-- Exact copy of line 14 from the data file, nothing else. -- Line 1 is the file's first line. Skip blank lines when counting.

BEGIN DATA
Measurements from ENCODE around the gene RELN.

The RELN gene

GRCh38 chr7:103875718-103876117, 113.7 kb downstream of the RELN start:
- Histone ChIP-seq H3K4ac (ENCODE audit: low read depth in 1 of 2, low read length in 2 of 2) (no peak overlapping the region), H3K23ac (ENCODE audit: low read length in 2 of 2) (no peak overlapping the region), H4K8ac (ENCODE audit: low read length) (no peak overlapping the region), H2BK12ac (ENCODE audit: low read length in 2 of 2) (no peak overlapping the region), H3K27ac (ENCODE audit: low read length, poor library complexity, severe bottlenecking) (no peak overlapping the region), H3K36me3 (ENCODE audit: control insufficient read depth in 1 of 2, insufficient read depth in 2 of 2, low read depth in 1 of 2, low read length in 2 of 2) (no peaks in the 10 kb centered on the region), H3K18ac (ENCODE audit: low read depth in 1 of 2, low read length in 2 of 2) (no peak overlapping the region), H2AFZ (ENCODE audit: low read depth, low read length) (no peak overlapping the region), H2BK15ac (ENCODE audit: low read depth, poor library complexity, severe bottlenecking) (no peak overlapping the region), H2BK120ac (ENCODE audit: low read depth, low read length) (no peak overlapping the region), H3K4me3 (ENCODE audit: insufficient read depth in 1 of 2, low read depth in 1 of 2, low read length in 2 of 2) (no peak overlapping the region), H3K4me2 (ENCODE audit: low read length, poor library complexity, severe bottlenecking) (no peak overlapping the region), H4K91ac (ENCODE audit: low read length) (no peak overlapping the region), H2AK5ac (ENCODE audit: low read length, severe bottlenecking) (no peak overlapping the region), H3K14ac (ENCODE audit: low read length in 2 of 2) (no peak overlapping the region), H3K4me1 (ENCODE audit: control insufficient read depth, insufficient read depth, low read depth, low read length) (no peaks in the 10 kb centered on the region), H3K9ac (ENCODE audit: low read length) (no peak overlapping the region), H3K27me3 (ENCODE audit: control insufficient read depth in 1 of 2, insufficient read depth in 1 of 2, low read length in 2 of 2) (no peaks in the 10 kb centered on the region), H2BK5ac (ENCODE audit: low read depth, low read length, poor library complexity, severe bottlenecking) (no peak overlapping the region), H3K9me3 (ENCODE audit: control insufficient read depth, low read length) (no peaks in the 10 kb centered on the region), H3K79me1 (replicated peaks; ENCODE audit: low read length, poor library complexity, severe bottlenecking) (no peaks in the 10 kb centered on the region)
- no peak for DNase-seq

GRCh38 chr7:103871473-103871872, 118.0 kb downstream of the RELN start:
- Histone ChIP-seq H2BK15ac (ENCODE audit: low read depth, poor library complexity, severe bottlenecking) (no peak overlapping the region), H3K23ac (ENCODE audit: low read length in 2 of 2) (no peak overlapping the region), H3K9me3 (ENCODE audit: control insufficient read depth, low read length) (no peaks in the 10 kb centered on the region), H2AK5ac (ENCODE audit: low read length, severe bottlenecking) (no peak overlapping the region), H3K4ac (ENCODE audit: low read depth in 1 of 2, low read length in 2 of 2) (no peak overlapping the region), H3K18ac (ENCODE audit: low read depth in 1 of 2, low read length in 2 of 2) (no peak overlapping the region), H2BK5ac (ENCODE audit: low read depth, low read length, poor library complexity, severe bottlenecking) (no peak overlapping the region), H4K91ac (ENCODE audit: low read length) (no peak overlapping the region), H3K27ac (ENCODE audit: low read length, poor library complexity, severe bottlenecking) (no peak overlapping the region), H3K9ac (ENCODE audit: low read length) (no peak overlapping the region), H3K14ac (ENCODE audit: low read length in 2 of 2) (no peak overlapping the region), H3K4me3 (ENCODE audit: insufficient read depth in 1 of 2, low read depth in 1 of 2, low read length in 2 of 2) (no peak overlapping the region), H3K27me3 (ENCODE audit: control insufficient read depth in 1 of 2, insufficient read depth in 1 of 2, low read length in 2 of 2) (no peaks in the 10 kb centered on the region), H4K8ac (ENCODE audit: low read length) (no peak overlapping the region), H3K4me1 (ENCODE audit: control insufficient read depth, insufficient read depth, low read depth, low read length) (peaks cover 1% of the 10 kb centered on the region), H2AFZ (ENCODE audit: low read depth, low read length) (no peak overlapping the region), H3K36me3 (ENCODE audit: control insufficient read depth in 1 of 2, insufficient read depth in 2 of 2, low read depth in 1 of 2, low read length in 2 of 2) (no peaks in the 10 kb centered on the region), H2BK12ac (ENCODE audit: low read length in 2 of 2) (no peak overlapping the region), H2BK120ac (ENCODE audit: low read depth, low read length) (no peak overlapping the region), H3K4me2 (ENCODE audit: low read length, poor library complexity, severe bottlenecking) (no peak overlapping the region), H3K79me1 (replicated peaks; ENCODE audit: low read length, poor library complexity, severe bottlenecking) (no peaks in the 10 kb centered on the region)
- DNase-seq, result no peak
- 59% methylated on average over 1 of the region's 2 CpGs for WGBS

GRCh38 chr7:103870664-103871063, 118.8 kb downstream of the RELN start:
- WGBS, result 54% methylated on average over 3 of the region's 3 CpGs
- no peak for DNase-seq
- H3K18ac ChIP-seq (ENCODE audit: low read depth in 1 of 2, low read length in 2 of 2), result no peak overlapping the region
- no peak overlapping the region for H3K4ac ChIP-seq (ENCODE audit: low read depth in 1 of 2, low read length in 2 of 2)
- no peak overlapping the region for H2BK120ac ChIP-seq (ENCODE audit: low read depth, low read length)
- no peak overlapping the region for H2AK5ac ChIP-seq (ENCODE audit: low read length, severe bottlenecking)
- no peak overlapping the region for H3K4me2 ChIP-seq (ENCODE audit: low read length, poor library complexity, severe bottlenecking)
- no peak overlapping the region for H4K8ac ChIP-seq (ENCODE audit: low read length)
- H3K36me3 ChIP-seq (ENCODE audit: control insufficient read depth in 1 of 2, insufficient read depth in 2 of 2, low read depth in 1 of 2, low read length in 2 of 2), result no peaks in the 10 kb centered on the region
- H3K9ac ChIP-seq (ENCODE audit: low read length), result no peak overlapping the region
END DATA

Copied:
- no peak overlapping the region for H3K4ac ChIP-seq (ENCODE audit: low read depth in 1 of 2, low read length in 2 of 2)